- Do not install ANY data recovery software!!
Data safe and sound? Ok, let’s get cracking.
I typically start with my time-lapse sequences because I’m always super excited to see how they turned out!
More often than not, you only get to see a very short few seconds of a time-lapse sequence in these promo videos.
So, for those who would like to see more, here’s the full set of time-lapse clips filmed from the balcony at the prize apartment in Melbourne.
Melbourne Time-lapse Sequences
I really enjoy watching the cloud formations and how the wind sends ripples across the water.
The lights at night are stunning and although it was a cloudy sunrise, its great to see hot air balloons fly over in the morning, the glimpse of morning sunlight behind the buildings and how the clouds reflect upon the water.
Sydney Time-lapse Sequences
Likewise, you only get to see a snippet of the Sydney time-lapse. So, here’s the full collection of time-lapse sequences filmed in Sydney.
Sort the rushes
Rushes are the raw footage, straight off the camera. This footage needs to be sorted and I like to group the footage with the most potential on a timeline.
I create a separate timeline for each location. Within each timeline I use titles to differentiate groups of footage. For example, I group all the internal lounge shots together, the deck, the views, bedrooms, externals etc.
I refer back to these rush sequences countless times throughout the editing process. So, to save time, before I begin any specific edits, I will go through all the rush sequences and perform my colour correcting and adjust things like highlights/shadows.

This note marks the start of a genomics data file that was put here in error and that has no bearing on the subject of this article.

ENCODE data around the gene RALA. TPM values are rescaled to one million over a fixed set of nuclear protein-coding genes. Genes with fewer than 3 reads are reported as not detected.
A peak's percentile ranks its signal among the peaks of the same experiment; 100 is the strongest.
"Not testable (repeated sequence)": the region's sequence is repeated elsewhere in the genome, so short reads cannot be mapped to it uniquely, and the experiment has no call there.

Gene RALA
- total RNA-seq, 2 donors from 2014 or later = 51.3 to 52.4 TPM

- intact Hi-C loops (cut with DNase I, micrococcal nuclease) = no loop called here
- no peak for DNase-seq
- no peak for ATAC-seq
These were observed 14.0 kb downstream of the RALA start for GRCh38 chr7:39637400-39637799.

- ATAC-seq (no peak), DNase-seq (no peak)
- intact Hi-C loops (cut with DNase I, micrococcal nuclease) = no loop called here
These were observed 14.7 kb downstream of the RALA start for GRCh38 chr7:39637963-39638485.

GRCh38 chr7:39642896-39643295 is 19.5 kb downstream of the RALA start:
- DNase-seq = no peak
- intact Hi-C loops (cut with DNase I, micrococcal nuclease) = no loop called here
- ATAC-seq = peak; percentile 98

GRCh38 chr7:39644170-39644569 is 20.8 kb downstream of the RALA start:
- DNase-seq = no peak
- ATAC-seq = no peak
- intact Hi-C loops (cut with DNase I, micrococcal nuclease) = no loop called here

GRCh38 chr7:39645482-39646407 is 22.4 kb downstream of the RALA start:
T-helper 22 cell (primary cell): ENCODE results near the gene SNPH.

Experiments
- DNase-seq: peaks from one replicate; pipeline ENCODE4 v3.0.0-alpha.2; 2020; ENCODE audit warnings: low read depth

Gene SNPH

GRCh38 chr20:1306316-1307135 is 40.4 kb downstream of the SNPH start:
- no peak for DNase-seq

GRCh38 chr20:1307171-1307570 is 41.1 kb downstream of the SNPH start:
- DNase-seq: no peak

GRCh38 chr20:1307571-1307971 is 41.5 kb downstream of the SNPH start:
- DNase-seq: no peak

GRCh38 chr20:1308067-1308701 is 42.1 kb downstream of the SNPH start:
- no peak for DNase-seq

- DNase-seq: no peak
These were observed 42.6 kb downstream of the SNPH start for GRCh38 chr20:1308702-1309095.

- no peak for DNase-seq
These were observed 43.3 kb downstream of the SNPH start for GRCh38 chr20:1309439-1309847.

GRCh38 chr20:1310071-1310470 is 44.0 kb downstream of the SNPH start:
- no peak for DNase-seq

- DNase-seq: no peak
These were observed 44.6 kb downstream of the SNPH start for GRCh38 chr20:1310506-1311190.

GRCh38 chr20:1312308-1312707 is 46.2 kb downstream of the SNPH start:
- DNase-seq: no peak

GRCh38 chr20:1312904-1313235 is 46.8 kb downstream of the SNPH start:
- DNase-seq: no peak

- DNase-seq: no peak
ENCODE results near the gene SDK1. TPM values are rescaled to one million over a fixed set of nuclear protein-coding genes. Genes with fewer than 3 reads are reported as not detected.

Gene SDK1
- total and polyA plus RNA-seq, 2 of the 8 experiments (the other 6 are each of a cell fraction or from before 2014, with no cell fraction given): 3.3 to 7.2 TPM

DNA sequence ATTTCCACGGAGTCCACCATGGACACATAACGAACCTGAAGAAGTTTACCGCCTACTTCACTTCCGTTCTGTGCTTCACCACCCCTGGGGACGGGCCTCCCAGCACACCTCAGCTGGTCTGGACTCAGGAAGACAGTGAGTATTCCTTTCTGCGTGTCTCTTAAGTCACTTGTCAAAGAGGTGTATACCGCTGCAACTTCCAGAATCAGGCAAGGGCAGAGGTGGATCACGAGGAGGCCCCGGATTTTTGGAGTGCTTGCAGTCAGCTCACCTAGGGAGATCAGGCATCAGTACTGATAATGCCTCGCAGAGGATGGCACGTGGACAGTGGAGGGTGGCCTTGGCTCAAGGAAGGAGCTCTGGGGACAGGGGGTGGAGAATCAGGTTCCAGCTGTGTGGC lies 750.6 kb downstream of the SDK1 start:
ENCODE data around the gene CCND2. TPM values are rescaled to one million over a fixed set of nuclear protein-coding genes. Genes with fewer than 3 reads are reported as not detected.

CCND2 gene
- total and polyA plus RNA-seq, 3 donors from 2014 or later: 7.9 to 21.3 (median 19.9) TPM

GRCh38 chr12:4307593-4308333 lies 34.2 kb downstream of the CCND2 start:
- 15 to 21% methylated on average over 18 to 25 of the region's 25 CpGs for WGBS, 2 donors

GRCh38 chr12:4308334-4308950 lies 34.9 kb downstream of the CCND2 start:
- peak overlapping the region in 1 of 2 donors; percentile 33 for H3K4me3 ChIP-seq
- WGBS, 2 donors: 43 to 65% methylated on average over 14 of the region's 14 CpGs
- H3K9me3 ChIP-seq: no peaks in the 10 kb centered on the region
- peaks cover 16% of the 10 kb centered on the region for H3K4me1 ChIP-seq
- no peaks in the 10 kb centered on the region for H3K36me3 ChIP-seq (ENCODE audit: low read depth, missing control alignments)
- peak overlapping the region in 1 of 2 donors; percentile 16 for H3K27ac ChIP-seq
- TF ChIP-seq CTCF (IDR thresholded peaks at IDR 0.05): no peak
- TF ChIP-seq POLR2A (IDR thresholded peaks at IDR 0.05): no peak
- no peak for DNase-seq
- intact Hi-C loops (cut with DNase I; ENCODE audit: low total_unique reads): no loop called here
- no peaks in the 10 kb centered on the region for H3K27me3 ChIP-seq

Putting the digital jig-saw together
Editing is like putting a digital jig-saw together.
You have a vague idea of what the final picture should look like and so you start piecing together the video clips.
It’s a sometimes tedious process of trial and error, playback and review, tweak and trim until finally those few seconds of edited footage stir an emotion that feels right.
For the TVC, my client had quite a lot of creative control. My brief was to start with scenery from all 3 locations. Graphics were supplied and used where requested.
The narrative is the backbone of the video
With only a 15 second duration, basically each second was edited to fit with the script.
I often refer to the voice-over as the back bone, the skeleton if you will. The video footage is then selected to visually re-enforce the script, word for word.
I thought dividing the screen into thirds worked nicely, so that was a technique I used twice in the TVC.
Television commercials need to meet a number of strict guidelines in order to pass for broadcast. One of those being only 75 words are allowed for terms and conditions which are to be displayed on screen at all times for a 15s commercial.
So its a real balancing act when dividing the real estate on screen. The lower thirds area has permanent graphics, while the main area shares supplied graphics and video.
I enjoy the challenge of finding creative ways to include all the required information on screen without making things too busy or hectic.
Once a 15 second sequence has been created and everything seems to flow nicely, the music is the final piece. It’s purpose is to create excitement on some level, but it needs to be very subtle.
The music needs to have a certain energy about it and most importantly be set to a level that doesn’t distract from the voice-over.
Music sets the tone
Music websites that I use include:
I have produced over a dozen promotional videos for the RSL Art Union prize home lotteries now but this one in my opinion has been the most intense as far as production and editing is concerned.
It’s also been the most rewarding. Good luck to all those who enter!